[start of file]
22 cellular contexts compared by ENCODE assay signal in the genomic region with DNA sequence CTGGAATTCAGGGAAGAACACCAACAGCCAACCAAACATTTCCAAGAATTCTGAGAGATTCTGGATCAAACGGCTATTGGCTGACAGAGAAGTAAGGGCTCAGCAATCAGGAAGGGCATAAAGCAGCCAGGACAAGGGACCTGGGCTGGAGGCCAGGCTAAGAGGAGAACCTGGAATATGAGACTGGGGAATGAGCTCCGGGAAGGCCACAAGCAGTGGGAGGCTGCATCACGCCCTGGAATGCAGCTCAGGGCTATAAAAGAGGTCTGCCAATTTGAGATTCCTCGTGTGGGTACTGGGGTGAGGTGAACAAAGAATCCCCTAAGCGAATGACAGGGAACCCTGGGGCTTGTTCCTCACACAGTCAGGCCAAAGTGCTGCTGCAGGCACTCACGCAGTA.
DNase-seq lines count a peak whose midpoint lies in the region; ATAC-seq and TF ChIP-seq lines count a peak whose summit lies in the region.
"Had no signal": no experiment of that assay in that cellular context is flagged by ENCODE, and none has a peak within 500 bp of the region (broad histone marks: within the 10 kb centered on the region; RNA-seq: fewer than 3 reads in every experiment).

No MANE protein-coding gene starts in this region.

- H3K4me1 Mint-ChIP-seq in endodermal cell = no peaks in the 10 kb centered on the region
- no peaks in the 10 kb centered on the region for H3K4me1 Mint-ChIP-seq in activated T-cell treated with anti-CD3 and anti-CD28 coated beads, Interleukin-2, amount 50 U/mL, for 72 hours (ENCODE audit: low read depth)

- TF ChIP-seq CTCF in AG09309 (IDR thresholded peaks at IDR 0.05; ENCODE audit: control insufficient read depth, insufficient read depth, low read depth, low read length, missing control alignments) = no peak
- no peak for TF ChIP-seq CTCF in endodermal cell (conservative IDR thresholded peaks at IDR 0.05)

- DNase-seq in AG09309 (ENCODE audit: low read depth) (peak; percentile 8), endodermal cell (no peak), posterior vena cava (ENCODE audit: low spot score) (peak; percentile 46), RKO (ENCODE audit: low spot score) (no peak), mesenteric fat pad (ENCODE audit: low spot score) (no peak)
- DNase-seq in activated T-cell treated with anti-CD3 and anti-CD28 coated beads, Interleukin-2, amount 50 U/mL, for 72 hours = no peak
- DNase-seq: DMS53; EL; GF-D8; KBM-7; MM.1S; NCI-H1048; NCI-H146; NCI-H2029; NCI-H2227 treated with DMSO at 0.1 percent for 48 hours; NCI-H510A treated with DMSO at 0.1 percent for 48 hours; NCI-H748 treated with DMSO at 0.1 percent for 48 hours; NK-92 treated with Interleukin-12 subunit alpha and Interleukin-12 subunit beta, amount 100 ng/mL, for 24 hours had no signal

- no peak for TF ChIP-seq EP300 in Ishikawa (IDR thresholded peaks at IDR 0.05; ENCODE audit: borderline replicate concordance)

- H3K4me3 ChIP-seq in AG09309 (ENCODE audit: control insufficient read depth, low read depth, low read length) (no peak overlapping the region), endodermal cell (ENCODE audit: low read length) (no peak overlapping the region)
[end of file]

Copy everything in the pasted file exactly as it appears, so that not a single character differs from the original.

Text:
22 cellular contexts compared by ENCODE assay signal in the genomic region with DNA sequence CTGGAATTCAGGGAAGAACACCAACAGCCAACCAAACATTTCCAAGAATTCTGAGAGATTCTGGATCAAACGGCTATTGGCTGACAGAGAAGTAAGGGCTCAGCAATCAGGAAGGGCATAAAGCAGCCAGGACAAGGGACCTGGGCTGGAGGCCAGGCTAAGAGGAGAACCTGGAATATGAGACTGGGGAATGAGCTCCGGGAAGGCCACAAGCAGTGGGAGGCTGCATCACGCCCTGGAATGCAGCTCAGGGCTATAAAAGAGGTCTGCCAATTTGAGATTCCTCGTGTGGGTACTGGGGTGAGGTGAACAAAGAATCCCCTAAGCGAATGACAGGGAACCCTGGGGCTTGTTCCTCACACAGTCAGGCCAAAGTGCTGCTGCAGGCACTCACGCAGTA.
DNase-seq lines count a peak whose midpoint lies in the region; ATAC-seq and TF ChIP-seq lines count a peak whose summit lies in the region.
"Had no signal": no experiment of that assay in that cellular context is flagged by ENCODE, and none has a peak within 500 bp of the region (broad histone marks: within the 10 kb centered on the region; RNA-seq: fewer than 3 reads in every experiment).

No MANE protein-coding gene starts in this region.

- H3K4me1 Mint-ChIP-seq in endodermal cell = no peaks in the 10 kb centered on the region
- no peaks in the 10 kb centered on the region for H3K4me1 Mint-ChIP-seq in activated T-cell treated with anti-CD3 and anti-CD28 coated beads, Interleukin-2, amount 50 U/mL, for 72 hours (ENCODE audit: low read depth)

- TF ChIP-seq CTCF in AG09309 (IDR thresholded peaks at IDR 0.05; ENCODE audit: control insufficient read depth, insufficient read depth, low read depth, low read length, missing control alignments) = no peak
- no peak for TF ChIP-seq CTCF in endodermal cell (conservative IDR thresholded peaks at IDR 0.05)

- DNase-seq in AG09309 (ENCODE audit: low read depth) (peak; percentile 8), endodermal cell (no peak), posterior vena cava (ENCODE audit: low spot score) (peak; percentile 46), RKO (ENCODE audit: low spot score) (no peak), mesenteric fat pad (ENCODE audit: low spot score) (no peak)
- DNase-seq in activated T-cell treated with anti-CD3 and anti-CD28 coated beads, Interleukin-2, amount 50 U/mL, for 72 hours = no peak
- DNase-seq: DMS53; EL; GF-D8; KBM-7; MM.1S; NCI-H1048; NCI-H146; NCI-H2029; NCI-H2227 treated with DMSO at 0.1 percent for 48 hours; NCI-H510A treated with DMSO at 0.1 percent for 48 hours; NCI-H748 treated with DMSO at 0.1 percent for 48 hours; NK-92 treated with Interleukin-12 subunit alpha and Interleukin-12 subunit beta, amount 100 ng/mL, for 24 hours had no signal

- no peak for TF ChIP-seq EP300 in Ishikawa (IDR thresholded peaks at IDR 0.05; ENCODE audit: borderline replicate concordance)

- H3K4me3 ChIP-seq in AG09309 (ENCODE audit: control insufficient read depth, low read depth, low read length) (no peak overlapping the region), endodermal cell (ENCODE audit: low read length) (no peak overlapping the region)